Causes of Occupational Asthma

Occupational asthma is caused by the exposure to certain respiratory sensitisers (sometimes called asthmagens) in the working environment. There are thought to be over 200 individual respiratory sensitisers which can lead to occupational asthma depending on a number of factors based upon the type of asthmagen involved, the frequency of exposure and the general health of the person involved.

It is a legal requirement of the employer to minimise the exposure of known harmful substances, but where it is not possible to prevent the substances from becoming airborne, the employer should provide personal protective equipment (PPE) with the aim of mitigating the potential for employees to inhale harmful substances.Typical job working with airborne particles.

There are over 200 different types of substances that are known to have contributed to occupational asthma cases, with some professions being much higher risk than others.

According to the UK Health and Safety Executive the highest number of new occupational asthma cases are caused by exposure to isocyanates and grain/flour with exposure to wood dusts being the next largest cause so workers that are exposed to these types of compounds or substances are in a higher risk bracket for the development of occupational asthma.

The types are substances that are the highest risk for the development of occupational asthma are listed below.

Substances that have been linked with causing occupational asthma

  • Alpha amylases (typically used in baking and flour milling but also brewing, detergents, animal feed and textile making)
  • Azodicarbonamide (used in the plastics and rubber making industry)
  • Bromelains (used in pharmaceutical drugs as an anti-inflammatory and an aid to digestion)
  • Carmine (used to dye cosmetics and food and drink)
  • Castor bean dust (often used to manufacture paint, plastics, printing ink, cosmetics, and hydraulic fluids)
  • Cephalosporins (an antibiotic)
  • Chloramine-T (used as a disinfectant)
  • Chloroplatinates and other halogenoplatinates (used in the refining of platinum along with electrode and catalyst production)
  • Chromium compounds (found in stainless steel welding fumes, cement and electroplating industry)
  • Cobalt metal and compounds (used in metal production and diamond polishing)
  • Cockroach material (the dust from cockroach material such as bodies, skins, faeces, etc.)
  • Coffee bean dust (the dust from the processing of coffee beans)
  • Cow epithelium/urine (the dust from the hair of cows and dander)
  • Crustacean proteins (from the processing of seafood such as crabs, shrimp, lobster and prawn)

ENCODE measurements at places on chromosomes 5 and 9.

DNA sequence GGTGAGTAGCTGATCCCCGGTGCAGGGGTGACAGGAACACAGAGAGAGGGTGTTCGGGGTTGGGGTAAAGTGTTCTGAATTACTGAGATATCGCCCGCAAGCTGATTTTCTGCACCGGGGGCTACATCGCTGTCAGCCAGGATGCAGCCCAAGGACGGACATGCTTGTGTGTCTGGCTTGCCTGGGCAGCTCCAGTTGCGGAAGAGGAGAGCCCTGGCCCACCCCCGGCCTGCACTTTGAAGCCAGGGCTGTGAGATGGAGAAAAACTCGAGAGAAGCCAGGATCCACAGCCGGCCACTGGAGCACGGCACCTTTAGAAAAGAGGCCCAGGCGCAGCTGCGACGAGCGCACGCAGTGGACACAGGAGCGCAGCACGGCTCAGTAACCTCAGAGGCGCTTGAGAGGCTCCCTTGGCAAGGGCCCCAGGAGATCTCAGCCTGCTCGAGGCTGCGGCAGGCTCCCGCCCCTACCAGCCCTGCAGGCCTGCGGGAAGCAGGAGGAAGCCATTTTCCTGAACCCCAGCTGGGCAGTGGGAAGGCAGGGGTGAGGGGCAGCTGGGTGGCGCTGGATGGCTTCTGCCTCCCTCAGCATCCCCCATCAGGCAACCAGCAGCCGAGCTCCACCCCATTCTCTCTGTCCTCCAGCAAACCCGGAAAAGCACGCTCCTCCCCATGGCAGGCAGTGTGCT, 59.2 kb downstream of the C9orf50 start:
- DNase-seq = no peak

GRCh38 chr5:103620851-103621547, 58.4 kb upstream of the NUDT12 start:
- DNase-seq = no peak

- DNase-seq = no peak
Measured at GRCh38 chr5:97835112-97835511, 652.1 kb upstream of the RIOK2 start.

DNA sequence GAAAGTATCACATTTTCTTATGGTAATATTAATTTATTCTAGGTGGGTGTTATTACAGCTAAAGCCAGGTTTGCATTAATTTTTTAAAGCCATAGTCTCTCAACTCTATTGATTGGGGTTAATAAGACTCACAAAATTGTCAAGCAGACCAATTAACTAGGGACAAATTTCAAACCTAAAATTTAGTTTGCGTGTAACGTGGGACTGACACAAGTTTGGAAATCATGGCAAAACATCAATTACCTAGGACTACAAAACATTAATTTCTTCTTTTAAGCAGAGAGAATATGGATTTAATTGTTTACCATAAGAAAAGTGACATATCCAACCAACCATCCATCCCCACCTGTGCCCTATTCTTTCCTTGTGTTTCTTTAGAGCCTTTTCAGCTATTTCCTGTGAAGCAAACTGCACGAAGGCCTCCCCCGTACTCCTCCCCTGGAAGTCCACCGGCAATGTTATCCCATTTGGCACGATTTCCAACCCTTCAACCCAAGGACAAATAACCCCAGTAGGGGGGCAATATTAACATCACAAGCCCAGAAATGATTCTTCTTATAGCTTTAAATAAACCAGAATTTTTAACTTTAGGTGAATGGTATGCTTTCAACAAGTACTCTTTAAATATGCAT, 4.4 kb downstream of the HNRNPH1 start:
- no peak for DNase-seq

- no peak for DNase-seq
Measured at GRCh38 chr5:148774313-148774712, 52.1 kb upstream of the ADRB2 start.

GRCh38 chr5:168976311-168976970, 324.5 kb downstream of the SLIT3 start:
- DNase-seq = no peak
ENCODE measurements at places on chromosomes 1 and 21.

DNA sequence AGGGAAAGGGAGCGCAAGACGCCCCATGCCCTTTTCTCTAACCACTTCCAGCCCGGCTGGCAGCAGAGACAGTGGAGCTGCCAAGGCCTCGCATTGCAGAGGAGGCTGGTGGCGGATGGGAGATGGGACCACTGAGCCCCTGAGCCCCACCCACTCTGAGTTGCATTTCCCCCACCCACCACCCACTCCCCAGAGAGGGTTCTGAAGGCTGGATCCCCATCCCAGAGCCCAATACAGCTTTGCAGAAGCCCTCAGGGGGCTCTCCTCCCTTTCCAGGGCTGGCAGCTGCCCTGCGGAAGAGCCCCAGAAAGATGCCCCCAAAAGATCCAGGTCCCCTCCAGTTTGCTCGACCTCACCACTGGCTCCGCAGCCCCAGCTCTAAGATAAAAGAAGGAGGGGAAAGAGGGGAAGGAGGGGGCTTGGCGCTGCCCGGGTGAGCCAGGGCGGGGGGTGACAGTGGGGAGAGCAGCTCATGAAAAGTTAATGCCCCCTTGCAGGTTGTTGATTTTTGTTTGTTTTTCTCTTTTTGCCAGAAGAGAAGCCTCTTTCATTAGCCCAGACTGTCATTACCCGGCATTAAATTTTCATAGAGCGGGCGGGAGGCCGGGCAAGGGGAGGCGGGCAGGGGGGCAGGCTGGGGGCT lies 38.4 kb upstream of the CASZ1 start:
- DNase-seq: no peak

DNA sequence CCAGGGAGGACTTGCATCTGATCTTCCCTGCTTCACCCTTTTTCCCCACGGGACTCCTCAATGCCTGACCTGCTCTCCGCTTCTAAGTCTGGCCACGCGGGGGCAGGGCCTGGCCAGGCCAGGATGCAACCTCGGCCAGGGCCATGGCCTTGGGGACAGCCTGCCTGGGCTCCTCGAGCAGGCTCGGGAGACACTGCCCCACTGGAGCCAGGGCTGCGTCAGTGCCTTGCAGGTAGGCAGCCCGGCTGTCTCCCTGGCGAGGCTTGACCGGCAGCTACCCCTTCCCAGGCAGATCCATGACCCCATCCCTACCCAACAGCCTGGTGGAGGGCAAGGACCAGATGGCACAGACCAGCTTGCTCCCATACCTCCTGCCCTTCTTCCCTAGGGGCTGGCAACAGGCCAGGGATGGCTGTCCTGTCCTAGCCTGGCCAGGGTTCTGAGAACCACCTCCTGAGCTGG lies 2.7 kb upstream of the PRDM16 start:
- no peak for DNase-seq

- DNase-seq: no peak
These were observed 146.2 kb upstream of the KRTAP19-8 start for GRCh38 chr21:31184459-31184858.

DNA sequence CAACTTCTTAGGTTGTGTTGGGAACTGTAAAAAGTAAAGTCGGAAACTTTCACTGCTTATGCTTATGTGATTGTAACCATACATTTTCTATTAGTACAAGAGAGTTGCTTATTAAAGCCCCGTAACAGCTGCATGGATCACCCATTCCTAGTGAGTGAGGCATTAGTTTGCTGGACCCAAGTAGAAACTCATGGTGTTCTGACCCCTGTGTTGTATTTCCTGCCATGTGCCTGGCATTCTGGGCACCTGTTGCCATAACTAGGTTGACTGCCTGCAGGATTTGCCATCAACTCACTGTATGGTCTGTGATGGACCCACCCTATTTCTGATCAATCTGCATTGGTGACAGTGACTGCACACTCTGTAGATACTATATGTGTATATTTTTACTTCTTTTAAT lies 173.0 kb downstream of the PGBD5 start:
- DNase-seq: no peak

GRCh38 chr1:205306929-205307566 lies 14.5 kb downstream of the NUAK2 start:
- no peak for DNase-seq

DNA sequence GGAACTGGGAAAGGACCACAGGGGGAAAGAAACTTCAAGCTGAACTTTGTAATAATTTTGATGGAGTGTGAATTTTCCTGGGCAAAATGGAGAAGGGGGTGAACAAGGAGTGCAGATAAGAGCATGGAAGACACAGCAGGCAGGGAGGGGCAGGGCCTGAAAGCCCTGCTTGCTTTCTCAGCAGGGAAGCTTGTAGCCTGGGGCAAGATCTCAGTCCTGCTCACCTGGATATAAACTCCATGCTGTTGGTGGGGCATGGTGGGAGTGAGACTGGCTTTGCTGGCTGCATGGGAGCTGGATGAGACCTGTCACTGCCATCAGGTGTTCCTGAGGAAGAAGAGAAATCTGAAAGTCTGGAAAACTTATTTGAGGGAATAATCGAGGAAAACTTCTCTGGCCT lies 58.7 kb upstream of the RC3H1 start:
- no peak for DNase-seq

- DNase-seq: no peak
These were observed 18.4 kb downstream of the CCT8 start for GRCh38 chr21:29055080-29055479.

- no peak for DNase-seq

• Diazonium salts (used in the production of dyes and photocopier paper)
  • Egg proteins (used in the baking industry to glaze products)
  • Ethylenediamine (used in epoxy coatings, resins, various pharmaceuticals, circuit boards and printed metal businesses)
  • Fish proteins (by-product of the gutting of fish)
  • Flour dust (a consequence of various food product production)
  • Glutaraldehyde (a disinfectant used to sterilise medical equipment, and also used in the gas and oil industries)
  • Some hardwood dusts (the dust from 40 species of tree are implicated in the development of occupational asthma)
  • Henna (hair and skin dye)
  • Isocyanates (used in the manufacture of foams, plastic, and varnish)
  • Ispaghula (a laxative derived from Plantago ovata)
  • Laboratory animal excreta/secreta (typically from mice and rates but also insects and other mammals)
  • Latex (used in the production of latex gloves for the healthcare industry – the gloves should be powder free)
  • Maleic anhydride (used in polyester resins)
  • Methyltetrahydrophthalic anhydride (used in epoxy resins and plastic creation)
  • Nickel sulphate (used in electroplating and creation of hard metals)
  • Opiates (drugs such as codeine, morphine and heroin)
  • Papain (used in meat tenderising, production of wool and silk and various pharmaceutical products)
  • Penicillins (forms of anti-biotics)
  • Persulphates (used in peroxide hair dyes)
  • Phthalic anhydride (used to make resins, dyes, pesticides and pharmaceutics)
  • Piperazine (used in the veterinary and oil industry)
  • Psyllium (a laxative from the Plantago)
  • Some reactive dyes (such as those found attached to silk, wool, leather, or cotton)
  • Rosin-based solder flux fume (often used by solderers)
  • Some softwood dusts (usually the dust from coniferous trees. Cedar tree dust has been associated with the development of asthma)
  • Soybean dust (used often to mix with flour)
  • Spiramycin (a fine white powder antibiotic)
  • Storage mites (often found in grain or hay in high humidity regions)
  • Subtilisins (used in detergents, animal feed and leather processing)
  • Tetrachlorophthalic anhydride (used in the production of paints, electronic equipment and plastics)
  • Trimellitic anhydride (used to make wall and floor coverings, plasticisers and wire enamels)

For a full analysis of the type of substances that can cause occupational asthma see Section C of the HSE’s Asthmagen Compendium document.